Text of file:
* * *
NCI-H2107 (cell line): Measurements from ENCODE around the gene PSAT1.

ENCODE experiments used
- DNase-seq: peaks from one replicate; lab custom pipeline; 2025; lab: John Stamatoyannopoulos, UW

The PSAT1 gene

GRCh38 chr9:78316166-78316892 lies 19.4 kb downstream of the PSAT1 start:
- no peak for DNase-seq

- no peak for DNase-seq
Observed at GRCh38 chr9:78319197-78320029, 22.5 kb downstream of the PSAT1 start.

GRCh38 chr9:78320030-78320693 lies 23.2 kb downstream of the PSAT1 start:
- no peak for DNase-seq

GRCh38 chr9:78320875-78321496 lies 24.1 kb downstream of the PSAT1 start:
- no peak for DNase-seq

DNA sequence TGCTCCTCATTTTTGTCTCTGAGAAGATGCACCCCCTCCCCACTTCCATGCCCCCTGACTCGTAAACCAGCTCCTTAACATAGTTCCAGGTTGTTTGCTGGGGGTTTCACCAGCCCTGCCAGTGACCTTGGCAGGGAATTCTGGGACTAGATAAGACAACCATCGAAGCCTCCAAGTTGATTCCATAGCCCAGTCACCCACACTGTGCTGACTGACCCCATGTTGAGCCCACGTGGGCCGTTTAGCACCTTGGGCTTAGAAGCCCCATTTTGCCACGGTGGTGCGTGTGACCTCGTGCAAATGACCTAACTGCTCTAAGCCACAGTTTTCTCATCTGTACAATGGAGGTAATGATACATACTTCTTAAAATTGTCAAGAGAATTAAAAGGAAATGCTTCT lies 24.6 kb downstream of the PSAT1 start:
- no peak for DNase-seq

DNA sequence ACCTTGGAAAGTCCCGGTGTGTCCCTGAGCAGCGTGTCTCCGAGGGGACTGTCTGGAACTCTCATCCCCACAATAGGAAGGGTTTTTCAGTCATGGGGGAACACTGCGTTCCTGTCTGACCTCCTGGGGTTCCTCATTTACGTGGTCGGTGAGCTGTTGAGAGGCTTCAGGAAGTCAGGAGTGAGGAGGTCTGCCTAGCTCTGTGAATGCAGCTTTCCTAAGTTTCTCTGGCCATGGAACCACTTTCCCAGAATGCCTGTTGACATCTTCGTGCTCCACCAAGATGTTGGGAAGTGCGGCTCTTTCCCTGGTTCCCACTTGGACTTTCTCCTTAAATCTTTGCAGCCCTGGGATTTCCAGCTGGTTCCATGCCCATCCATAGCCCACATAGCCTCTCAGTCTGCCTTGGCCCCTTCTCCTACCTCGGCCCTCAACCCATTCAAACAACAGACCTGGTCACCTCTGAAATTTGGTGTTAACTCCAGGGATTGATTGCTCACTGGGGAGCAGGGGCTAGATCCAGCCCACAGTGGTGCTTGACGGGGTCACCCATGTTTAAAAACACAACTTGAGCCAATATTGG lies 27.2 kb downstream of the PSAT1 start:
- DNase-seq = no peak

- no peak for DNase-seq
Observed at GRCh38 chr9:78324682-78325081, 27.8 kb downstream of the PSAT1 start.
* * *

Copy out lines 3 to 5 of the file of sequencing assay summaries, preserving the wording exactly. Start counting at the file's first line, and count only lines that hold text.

- DNase-seq: peaks from one replicate; lab custom pipeline; 2025; lab: John Stamatoyannopoulos, UW

The PSAT1 gene

GRCh38 chr9:78316166-78316892 lies 19.4 kb downstream of the PSAT1 start: